Henry and Delilah were portrayed by voice actors Rich Sommer and Cissy Jones, and the two did an amazing job bringing their respective characters to life. Rich doesn’t sound much like the average, generic video game hero— he never knows exactly what to do next and his voice is one of an average man, not some grizzled warrior. It’s easy to root for Henry even at his weakest. Delilah didn’t click for me. Half the narrative is centered around Delilah and the connection that she forms with Henry, but considering Firewatch takes place from the first-person view through Henry’s eyes, I couldn’t help but internalize his plight as my own. The polite way of putting it is that Delilah isn’t my cup of tea, so I wasn’t all that interested in making her Henry’s, either. This took some of the uncertainty away from the dialogue choices I made; since I didn’t really fancy Delilah on my end, I wasn’t able to have Henry reciprocate her advances (or initiate his own).

I suppose if there’s a weak link in Firewatch’s narrative it’s not that Cissy’s performance was lacking (again, she was exceptional), it was that for all the seeming variance the game offers player’s in their dialogue options, it felt clear to me that there was a so-called right path to take. Basically, I walked away from Firewatch with the understanding that players were supposed to want to see Delilah and Henry get together by the end. Admittedly, I might be totally wrong about this; someone could interpret their relationship completely differently than I have and I can think of many reasons why they would. Still, after having played numerous narrative-driven games in my time, I nonetheless feel like there’s a certain expectation for player’s to lean a particular way during Firewatch. If Henry and Delilah’s circumstances could have been truly up in the air, it might have made for an even more interesting end.

Don’t get me wrong, though— the ending is strong. Very strong. There’s a reason I played into the wee hours of the morning the night I fired up the game for the first time. Firewatch mesmerizes. What starts with a small disagreement at a lake between Henry and some drunken girls escalates into an absolute thriller with real stakes. Campo handles the mystery at the heart of Firewatch with deft hands that never drop the ball. No story beat overstays its welcome and I was genuinely surprised by what happens throughout (for the most part). All of this is supported by some fine production values. Through visuals and audio, Campo Santos delivers players into the heart of the Shoshone. The sound was especially impressive. Pumping through the speakers of my stereo, the chirping of birds and crunching of branches and leaves underfoot as I plodded my way around the map really stood out. The small bits of orchestral score that accompanies the gameplay was also perfectly implemented. It served to heighten exactly the right moments in the story.

Visually, Firewatch is a stylized take on the natural world. It’s quite picturesque but doesn’t strive for absolute realism. I’ve never been on a long hike through a forest, but Firewatch made me feel as though I was legitimately stomping through the woods. It’s not without some performance hiccups, however. Despite optimizing Firewatch for Switch, the game nevertheless chugs here and there. Pop-in is also frequent, but perhaps more grating was getting trapped in random bits of environmental geometry. By necessity Firewatch blocks off access to some areas with deliberately placed trees and rocks. As a plus, this design choice necessitates the use of the handy map and compass that players will depend on to get around. Unfortunately, there were too many times where I found myself perplexed that low steps and small branches were impeding my path.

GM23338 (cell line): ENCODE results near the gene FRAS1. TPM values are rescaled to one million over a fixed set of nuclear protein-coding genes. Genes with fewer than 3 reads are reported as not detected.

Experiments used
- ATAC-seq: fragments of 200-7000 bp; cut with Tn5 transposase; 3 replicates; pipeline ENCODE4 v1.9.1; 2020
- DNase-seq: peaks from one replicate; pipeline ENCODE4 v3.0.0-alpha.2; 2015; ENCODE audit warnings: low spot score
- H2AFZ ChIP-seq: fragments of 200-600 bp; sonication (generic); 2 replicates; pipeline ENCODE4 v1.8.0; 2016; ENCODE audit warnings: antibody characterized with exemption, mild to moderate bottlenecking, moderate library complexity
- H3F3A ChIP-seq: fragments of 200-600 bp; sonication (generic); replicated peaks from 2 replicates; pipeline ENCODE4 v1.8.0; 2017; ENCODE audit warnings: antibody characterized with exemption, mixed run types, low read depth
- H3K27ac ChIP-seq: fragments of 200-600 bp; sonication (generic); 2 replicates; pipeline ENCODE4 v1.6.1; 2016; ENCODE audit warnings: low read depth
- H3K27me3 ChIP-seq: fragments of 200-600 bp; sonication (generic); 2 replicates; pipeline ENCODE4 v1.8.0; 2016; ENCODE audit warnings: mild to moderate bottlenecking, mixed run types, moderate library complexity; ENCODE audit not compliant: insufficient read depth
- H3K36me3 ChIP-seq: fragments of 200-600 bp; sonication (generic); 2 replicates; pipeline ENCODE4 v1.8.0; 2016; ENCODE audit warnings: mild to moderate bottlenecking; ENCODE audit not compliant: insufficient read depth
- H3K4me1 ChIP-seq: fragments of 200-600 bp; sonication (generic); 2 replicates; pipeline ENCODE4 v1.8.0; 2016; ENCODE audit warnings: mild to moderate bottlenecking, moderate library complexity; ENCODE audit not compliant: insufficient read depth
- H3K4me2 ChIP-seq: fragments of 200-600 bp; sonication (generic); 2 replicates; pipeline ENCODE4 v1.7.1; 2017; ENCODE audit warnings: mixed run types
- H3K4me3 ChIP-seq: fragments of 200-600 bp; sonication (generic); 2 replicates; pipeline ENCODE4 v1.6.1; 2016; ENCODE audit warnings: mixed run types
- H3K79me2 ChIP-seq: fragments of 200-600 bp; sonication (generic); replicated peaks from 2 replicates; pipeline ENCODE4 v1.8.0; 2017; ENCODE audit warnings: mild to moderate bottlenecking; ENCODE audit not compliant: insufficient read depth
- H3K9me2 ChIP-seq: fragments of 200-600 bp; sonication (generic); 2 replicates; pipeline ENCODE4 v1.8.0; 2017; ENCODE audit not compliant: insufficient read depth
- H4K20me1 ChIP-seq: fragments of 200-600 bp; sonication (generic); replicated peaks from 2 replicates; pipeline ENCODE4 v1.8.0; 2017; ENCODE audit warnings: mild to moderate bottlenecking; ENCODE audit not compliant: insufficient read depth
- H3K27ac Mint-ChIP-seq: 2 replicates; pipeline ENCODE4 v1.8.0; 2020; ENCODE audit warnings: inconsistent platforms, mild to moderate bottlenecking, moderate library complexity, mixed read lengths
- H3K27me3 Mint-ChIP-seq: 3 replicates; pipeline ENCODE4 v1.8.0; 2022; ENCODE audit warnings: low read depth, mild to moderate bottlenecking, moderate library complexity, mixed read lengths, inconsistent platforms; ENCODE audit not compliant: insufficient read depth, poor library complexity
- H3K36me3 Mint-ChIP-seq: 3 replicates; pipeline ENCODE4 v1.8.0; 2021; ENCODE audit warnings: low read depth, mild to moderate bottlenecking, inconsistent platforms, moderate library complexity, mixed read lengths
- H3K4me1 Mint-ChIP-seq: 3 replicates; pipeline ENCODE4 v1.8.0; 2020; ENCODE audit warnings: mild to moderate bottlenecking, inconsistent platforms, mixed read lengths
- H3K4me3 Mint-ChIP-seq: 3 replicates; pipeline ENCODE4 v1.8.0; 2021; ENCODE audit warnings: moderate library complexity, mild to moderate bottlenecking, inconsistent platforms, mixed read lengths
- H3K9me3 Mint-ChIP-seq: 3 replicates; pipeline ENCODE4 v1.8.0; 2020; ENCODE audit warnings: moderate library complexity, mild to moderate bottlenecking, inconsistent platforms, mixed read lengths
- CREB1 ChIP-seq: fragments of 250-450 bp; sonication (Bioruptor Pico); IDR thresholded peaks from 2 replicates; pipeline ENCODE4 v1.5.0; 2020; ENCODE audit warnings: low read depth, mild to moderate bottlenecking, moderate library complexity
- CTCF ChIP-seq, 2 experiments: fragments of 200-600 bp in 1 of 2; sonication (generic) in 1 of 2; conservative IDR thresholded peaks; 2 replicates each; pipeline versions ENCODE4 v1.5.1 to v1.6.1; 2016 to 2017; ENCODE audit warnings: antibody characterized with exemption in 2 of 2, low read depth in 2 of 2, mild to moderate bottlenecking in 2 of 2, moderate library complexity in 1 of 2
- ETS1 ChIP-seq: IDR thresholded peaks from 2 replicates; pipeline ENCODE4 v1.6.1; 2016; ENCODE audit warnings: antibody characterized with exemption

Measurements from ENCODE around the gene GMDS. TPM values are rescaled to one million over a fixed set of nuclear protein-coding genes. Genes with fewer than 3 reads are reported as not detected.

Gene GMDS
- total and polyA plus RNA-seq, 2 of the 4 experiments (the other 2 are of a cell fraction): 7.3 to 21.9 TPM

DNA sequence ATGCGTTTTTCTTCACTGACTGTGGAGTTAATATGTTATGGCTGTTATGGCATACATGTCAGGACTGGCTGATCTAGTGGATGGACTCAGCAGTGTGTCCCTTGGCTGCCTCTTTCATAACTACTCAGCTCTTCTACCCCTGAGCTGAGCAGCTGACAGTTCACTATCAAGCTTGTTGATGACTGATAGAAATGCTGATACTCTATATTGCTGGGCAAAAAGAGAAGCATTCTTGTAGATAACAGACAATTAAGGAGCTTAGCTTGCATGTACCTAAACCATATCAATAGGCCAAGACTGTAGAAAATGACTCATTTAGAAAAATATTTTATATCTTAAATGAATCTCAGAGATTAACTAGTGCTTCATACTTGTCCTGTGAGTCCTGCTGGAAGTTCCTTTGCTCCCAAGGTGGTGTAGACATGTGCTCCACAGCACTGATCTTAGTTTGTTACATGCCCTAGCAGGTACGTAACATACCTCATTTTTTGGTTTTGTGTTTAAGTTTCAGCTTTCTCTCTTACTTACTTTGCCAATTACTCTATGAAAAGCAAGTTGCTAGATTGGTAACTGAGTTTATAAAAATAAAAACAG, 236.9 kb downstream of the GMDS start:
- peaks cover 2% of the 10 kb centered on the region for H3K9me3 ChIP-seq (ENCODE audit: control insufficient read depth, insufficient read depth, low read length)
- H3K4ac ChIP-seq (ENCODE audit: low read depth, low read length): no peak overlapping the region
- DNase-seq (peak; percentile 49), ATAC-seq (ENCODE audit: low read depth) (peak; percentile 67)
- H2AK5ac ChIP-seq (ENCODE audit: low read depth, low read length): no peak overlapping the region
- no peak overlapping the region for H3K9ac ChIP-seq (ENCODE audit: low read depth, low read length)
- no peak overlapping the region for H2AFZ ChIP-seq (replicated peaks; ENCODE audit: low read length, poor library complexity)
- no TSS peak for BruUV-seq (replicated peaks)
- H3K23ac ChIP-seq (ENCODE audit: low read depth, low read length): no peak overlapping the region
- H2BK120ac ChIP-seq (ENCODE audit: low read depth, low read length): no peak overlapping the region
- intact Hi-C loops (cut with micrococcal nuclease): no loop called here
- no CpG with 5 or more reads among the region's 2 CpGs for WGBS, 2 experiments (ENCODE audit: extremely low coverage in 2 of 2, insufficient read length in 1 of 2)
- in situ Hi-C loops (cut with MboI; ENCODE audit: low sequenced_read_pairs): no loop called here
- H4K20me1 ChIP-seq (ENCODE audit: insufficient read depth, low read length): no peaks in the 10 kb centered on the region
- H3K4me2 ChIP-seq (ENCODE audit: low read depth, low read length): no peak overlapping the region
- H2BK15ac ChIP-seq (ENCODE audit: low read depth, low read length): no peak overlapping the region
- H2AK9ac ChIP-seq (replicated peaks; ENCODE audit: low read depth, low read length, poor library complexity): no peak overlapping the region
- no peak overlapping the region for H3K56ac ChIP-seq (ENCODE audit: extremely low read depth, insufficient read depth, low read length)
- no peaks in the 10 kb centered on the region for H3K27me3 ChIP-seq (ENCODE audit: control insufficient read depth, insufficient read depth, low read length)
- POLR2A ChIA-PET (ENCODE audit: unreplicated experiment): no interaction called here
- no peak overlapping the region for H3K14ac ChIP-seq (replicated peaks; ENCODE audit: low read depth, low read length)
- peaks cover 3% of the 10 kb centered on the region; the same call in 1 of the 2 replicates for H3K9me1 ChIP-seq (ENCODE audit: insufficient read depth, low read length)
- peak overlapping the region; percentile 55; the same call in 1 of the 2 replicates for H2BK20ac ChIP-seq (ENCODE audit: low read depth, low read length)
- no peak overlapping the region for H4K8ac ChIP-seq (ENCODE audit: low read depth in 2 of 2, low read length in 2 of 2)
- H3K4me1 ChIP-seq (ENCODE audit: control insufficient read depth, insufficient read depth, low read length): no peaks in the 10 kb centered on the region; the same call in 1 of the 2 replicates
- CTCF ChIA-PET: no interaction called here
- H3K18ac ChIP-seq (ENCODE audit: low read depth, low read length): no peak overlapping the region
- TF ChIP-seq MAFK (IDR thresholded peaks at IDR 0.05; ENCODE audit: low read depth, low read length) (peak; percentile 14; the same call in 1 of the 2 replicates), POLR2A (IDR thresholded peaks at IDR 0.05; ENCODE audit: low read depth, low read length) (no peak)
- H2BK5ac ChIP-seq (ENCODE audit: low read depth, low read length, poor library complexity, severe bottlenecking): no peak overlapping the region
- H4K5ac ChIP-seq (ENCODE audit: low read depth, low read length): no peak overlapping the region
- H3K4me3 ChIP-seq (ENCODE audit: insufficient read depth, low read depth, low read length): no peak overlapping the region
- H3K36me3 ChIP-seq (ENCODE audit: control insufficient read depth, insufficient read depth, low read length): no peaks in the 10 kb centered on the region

There also weren’t enough opportunities to venture aimlessly throughout the game environment. Now, there is an entire mode dedicated to free-roaming, but in the actual narrative itself things play out rather linearly. It’s no sin— Campo had a story to tell and that story is the centerpiece of this game above all else. That didn’t prevent me from wanting more objectives outside the boundaries of the narrative, sadly. In fairness, Campo does sprinkle in a bunch of stuff to find throughout the park, so when the game offers chances to break off and wander, players are rewarded for doing so. There are sights that won’t be seen unless the player ventures beyond the beaten path, so for those who want to see it all, know that it’s not a fruitless effort.

It’s rare that I’ll find the sense of immersion in a game completely broken, but there were moments that I couldn’t get Henry back on track that really left me vexed. Throw in losing over an hour of playtime to the game freezing and there were enough technical blemishes on display to slightly mar my time at Shoshone. Snippets of dialogue also failed to capture the feel and sound of people speaking to each other in the ’80s. Overall, though, Firewatch is one to remember. It sets out to tell a story and does it astoundingly well. I found myself melancholy when all was said and done, and although I’ll likely never get to hear more about the lives of Delilah and Henry, I’m grateful for the summer I got to spend with the two of them. Firewatch seems to want players to understand that sometimes, life is about the moments you’ll never get back, the decisions you can never unmake. I’m glad I chose to spend that night in the woods with Campo Santos’ inspired first effort.